The first step towards achieving a Venice we can all be proud of is to simply face the truth. The truth is that only a VERY few benefit from the kind of development occurring right now in Venice. Once more people face this truth, then we can create a different vision — a vision that not only reflects the history of Venice, but seeks to embrace all of its citizens.
Recently, the Beachhead was invited to attend a presentation, “Utah’s Houseless Approach.” Held at the Venice Community Housing Corporation, presenters Lloyd Pendleton, Matt Minkevitch, and Kerry Bate shared information on Utah’s amazing success. Utah’s stated vision is that “everyone has access to safe, decent, affordable housing with the needed resources and supports for self-sufficiency and well being.” This vision has led Utah to reduce its houseless population 91% in a decade!
In a slide presentation, Lloyd Pendleton gave three key words with explanations for Utah’s success: champions; collaboration; and compassion.
I was particularly struck by the idea of finding champions for houseless citizens. In the presentation, Lloyd Pendelton presented six characteristics of a champion. A champion has energy, beginning and finishing projects. A champion solves problems not decries them. A champion is results oriented. A champion takes personal responsibility for his/her own behavior. A champion believes in a common good, building on diversity and activating shared values. And lastly, a champion is “inclined to teams”, teams created from different not like-minded people.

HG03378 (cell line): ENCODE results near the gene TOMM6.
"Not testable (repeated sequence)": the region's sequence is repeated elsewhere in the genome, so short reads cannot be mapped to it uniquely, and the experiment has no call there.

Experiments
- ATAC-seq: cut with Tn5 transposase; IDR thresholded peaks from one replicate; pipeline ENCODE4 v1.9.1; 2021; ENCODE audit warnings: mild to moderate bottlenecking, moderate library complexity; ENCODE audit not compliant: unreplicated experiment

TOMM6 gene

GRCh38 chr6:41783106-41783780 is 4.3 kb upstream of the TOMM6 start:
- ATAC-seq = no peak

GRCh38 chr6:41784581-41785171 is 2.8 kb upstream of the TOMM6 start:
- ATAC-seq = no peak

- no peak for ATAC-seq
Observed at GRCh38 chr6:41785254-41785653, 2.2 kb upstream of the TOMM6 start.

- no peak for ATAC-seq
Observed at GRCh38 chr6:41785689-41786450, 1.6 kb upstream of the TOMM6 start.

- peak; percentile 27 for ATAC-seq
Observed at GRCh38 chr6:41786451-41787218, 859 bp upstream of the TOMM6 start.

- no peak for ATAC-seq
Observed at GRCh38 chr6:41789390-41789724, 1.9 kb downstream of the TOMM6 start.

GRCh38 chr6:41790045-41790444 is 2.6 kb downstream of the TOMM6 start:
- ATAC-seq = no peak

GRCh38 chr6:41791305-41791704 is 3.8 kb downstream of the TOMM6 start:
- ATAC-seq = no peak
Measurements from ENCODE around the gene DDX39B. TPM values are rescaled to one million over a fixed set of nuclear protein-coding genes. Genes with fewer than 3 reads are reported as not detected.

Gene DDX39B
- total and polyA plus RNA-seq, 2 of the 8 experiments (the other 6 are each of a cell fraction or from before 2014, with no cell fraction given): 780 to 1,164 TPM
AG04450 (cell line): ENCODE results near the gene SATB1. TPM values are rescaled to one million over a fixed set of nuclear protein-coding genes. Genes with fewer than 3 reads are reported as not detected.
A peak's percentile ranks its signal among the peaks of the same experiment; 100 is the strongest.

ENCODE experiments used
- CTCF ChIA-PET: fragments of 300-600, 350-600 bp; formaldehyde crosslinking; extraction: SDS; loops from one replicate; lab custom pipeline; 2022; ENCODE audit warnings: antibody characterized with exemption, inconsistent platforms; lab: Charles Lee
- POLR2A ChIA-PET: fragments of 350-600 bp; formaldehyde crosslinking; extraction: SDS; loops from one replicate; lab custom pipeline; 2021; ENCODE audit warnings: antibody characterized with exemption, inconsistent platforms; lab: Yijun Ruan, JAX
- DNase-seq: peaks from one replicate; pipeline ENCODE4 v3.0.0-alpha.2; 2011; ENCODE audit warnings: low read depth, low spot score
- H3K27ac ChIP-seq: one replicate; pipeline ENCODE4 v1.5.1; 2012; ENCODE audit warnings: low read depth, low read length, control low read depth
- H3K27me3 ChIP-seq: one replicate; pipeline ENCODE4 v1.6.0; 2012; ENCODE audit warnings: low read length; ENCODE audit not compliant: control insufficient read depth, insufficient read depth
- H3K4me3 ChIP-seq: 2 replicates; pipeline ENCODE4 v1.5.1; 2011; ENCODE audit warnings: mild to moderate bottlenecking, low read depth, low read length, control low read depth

Although I personally know some champions of Venice’s houseless citizens, I also know that we lack champions in the political arena. Recently Mayor Eric Garcetti announced a state of emergency with the houseless. In his September letter to City Administrative Officer, Miguel Santana, he states that “Homelessness is in a state of crisis that requires long-term strategies and investment coupled with immediate action.” Although Garcetti hopes to find $100 million each year for permanent supportive housing, rapid rehousing, and interim housing for houseless people,” his immediate action is a one-time funding of $13 million split between five different areas.
Councilman Mike Bonin, too, has shown more interest in a single, burning mattress on the streets of Venice then in finding real beds for those who need it. After Skid Row, Venice has the second largest concentration of the unhoused. Of the 2,400 houseless in Councilman Bonin’s 11th district, half of them live in Venice. Bonin also refuses to take a strong stand against development west of Lincoln Boulevard. In the case of the proliferation of AirBnB’s in Venice, his tactic is to hold more meetings, rather than ban or severely restrict them as Santa Monica recently did.
And, in our own VNC, President Mike Newhouse, a.k.a. the Dictator of Time, silences both community and VNC officers by allowing only one minute of public comment, as well as not allowing people to cede that minute to others for a more effective argument. At the September board meeting, Newhouse even refused more time to Sue Kaplan, the Chair of the Mass, Scale, and Character Ad-Hoc Committee, despite protests from Robin Rudisill, Chair of the Land Use and Planning Committee. (Luckily, Communications Officer, Jed Pauker, found a sneaky way around this dilemma.)
So, fellow Venetians, let’s take down those Venice Pride signs! Let’s get together and create a more inclusive vision. And then, let’s put out a call for real champions — before the villains escape with the rest of Venice.
Venice: Find Your Champions
by Krista Schwimmer